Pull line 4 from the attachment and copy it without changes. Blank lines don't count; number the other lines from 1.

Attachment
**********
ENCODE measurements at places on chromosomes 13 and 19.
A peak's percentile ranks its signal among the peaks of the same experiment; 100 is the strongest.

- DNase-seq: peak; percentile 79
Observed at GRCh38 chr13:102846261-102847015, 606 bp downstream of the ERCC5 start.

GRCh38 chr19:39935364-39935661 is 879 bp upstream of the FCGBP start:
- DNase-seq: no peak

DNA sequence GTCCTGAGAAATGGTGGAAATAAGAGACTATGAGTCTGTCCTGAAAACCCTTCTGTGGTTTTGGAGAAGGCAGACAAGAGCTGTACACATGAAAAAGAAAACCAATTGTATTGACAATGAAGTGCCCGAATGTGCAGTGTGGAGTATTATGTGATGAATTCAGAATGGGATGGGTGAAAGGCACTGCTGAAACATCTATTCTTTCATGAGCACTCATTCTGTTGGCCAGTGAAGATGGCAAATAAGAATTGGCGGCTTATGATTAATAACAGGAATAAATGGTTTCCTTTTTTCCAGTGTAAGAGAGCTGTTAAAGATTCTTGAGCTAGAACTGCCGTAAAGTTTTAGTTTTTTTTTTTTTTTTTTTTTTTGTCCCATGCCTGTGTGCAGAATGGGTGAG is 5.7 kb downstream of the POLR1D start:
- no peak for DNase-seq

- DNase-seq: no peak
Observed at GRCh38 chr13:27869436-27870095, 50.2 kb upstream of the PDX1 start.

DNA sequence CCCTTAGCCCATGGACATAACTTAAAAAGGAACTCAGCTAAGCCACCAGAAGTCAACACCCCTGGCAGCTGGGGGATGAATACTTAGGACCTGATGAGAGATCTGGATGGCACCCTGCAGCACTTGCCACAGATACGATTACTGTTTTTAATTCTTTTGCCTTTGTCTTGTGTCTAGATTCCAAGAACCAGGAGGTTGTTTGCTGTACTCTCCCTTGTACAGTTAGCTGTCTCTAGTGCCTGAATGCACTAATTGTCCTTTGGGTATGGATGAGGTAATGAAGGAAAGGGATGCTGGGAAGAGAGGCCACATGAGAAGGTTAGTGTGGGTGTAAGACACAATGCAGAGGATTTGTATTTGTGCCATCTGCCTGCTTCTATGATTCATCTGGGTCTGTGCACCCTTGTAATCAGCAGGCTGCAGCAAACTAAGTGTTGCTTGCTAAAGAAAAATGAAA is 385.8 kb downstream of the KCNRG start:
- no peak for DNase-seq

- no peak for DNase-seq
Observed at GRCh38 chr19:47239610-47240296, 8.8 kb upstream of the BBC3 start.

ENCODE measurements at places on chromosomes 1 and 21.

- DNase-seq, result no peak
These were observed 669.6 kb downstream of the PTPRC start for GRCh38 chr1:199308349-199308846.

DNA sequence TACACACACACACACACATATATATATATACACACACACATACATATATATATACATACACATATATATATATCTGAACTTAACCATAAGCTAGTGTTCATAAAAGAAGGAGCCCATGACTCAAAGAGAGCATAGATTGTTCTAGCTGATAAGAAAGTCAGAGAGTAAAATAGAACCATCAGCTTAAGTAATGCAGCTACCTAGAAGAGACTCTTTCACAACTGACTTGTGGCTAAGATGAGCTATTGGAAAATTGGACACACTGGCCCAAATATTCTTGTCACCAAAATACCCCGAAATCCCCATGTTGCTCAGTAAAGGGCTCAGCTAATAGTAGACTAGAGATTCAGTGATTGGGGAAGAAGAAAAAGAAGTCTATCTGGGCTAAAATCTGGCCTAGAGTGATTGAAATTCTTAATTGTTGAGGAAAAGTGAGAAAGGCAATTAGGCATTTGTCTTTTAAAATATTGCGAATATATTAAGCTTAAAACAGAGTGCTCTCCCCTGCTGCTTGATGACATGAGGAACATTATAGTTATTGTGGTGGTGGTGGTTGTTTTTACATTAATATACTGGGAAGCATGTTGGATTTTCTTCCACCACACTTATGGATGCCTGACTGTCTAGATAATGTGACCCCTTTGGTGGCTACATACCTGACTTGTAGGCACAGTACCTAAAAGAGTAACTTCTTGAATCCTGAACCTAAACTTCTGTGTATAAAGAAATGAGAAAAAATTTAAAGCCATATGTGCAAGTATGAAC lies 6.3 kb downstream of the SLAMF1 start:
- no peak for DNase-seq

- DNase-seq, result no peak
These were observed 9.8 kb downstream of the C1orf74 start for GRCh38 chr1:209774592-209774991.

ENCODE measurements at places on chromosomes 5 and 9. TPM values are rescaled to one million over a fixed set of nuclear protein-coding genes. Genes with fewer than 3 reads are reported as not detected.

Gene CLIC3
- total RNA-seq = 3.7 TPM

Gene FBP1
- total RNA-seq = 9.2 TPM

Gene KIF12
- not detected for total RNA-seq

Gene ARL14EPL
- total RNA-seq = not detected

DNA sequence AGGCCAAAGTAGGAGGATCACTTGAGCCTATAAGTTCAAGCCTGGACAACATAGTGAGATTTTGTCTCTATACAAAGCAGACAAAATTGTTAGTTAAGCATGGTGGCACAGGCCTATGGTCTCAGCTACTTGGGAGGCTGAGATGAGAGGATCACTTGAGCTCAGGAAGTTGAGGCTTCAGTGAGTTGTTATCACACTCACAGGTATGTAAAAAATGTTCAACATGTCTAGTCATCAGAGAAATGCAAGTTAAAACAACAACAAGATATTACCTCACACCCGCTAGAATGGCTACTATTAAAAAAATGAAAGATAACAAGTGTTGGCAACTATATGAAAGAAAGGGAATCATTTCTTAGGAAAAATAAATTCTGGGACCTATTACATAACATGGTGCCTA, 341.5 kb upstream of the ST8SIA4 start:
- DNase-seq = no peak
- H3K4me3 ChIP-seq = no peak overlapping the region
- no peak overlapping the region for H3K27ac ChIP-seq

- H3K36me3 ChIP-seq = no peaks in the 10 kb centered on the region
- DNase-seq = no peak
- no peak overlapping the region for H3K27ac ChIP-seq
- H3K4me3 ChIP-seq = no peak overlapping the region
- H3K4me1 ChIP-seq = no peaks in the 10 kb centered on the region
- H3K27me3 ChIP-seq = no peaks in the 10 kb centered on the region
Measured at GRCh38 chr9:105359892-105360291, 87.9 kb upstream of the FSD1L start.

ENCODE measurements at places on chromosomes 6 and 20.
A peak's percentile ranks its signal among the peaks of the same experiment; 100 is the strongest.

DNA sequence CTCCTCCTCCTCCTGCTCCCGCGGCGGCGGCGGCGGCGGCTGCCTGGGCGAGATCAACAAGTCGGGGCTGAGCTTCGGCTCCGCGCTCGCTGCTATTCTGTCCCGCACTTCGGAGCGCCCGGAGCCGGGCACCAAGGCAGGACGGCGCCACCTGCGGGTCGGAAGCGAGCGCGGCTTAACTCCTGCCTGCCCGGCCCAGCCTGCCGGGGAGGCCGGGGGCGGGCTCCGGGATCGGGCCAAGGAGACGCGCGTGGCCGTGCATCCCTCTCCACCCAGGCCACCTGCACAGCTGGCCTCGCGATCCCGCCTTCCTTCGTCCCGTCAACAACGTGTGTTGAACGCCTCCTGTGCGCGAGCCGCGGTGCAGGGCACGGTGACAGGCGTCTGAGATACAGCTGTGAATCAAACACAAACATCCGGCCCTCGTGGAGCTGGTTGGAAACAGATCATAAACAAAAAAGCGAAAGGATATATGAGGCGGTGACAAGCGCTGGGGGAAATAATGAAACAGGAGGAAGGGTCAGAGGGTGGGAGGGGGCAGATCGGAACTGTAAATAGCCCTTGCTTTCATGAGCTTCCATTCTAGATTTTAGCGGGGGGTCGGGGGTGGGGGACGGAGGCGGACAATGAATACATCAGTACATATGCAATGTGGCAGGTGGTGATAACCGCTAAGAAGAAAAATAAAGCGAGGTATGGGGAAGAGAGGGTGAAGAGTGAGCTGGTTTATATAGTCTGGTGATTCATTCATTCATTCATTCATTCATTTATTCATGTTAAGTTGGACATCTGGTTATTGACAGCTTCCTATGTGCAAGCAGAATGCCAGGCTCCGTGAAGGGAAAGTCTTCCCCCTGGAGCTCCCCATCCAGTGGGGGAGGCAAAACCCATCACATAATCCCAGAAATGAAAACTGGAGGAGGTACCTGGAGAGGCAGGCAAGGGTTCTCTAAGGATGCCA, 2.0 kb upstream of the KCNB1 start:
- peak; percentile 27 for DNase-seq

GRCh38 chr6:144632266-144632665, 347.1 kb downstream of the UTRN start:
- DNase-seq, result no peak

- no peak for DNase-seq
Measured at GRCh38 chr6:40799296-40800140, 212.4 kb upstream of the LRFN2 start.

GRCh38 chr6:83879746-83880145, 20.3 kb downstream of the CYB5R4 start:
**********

Observed at GRCh38 chr13:102846261-102847015, 606 bp downstream of the ERCC5 start.